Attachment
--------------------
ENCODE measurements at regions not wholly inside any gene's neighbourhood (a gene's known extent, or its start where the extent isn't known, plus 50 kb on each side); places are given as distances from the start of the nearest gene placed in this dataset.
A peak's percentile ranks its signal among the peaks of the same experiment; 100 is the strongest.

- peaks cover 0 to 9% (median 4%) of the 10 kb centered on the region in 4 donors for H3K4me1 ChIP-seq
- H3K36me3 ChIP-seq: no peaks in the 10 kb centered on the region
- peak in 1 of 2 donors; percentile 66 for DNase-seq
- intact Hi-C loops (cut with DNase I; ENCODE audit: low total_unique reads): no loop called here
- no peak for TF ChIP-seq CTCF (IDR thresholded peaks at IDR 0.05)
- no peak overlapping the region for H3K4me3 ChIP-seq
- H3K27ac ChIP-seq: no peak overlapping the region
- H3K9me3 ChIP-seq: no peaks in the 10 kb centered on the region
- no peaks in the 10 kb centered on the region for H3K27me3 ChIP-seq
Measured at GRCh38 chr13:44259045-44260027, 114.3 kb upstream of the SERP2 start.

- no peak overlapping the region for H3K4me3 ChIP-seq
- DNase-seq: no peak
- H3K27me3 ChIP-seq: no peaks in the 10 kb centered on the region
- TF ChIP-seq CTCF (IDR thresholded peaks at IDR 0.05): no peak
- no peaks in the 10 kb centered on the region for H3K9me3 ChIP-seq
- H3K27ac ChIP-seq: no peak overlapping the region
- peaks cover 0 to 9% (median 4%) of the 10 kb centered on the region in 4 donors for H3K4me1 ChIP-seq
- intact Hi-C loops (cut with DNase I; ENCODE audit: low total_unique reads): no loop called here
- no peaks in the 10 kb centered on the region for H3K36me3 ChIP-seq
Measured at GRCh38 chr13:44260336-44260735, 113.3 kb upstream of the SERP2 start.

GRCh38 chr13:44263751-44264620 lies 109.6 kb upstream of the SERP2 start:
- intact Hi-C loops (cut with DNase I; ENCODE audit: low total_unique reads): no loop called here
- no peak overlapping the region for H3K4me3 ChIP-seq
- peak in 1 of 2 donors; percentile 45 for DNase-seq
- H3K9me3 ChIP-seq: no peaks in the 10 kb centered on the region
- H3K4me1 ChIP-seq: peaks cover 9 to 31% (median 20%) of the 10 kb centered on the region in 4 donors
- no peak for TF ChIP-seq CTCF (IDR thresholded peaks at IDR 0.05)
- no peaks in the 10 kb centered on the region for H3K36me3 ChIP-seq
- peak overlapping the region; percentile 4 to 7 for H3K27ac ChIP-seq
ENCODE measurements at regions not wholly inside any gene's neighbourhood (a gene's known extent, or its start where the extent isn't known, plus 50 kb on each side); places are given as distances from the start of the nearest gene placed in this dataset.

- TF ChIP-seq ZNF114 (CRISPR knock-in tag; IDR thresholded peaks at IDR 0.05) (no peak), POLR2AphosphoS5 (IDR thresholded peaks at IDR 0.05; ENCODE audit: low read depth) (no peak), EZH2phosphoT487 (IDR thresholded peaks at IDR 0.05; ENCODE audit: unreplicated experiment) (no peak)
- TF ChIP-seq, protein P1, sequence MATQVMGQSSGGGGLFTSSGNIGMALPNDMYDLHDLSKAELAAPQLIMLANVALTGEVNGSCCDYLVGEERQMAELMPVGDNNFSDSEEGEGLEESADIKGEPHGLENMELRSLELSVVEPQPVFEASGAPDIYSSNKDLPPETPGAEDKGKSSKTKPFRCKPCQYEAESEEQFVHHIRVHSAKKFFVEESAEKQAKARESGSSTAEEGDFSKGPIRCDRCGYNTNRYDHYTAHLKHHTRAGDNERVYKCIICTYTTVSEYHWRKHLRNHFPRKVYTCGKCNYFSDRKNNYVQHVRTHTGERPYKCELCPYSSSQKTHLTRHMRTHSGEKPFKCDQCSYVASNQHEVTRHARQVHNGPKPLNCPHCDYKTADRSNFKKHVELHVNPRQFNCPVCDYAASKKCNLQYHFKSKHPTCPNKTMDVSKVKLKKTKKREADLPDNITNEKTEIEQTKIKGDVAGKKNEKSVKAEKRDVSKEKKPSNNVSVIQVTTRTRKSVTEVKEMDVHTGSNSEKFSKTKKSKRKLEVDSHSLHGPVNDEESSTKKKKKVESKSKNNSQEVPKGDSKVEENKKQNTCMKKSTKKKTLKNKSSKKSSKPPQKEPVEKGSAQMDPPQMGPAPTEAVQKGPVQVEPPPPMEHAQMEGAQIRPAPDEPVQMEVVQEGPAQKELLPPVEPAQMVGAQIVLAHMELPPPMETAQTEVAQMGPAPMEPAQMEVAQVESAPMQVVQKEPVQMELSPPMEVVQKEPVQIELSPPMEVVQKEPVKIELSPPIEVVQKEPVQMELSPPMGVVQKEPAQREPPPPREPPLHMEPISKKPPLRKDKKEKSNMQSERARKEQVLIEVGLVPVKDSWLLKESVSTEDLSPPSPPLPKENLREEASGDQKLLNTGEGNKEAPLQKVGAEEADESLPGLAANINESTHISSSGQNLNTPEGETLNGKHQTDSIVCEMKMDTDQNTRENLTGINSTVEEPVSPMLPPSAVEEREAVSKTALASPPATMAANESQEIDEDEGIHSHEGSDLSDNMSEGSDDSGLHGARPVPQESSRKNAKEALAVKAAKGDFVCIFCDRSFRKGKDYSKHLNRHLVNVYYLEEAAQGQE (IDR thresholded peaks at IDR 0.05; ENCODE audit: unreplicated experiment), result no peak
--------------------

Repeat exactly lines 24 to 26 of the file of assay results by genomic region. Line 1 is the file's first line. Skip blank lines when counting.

- intact Hi-C loops (cut with DNase I; ENCODE audit: low total_unique reads): no loop called here
- no peak overlapping the region for H3K4me3 ChIP-seq
- peak in 1 of 2 donors; percentile 45 for DNase-seq